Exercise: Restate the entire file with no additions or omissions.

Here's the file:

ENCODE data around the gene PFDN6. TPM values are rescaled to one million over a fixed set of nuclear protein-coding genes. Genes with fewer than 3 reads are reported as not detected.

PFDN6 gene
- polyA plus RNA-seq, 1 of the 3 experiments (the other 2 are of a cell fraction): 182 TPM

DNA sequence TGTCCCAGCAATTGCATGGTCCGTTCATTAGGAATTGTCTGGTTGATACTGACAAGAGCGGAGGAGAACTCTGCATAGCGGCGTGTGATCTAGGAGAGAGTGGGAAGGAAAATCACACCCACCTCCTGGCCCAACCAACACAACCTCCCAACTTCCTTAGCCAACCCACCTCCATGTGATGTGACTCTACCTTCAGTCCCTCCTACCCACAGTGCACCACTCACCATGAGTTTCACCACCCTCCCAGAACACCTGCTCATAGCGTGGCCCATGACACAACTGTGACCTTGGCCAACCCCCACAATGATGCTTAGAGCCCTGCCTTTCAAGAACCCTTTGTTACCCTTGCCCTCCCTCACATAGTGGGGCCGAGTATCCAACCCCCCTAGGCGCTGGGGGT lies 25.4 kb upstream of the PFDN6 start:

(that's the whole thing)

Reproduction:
ENCODE data around the gene PFDN6. TPM values are rescaled to one million over a fixed set of nuclear protein-coding genes. Genes with fewer than 3 reads are reported as not detected.

PFDN6 gene
- polyA plus RNA-seq, 1 of the 3 experiments (the other 2 are of a cell fraction): 182 TPM

DNA sequence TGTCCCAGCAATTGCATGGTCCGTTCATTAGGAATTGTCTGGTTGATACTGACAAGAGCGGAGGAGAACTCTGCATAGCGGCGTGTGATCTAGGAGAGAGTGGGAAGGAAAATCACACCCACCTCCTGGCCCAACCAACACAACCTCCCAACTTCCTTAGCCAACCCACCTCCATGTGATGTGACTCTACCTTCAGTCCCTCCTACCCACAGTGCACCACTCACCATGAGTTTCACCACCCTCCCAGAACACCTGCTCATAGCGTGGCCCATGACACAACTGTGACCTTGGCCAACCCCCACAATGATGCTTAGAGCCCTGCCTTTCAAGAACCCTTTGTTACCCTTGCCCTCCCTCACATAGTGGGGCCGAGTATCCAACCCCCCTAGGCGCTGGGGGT lies 25.4 kb upstream of the PFDN6 start: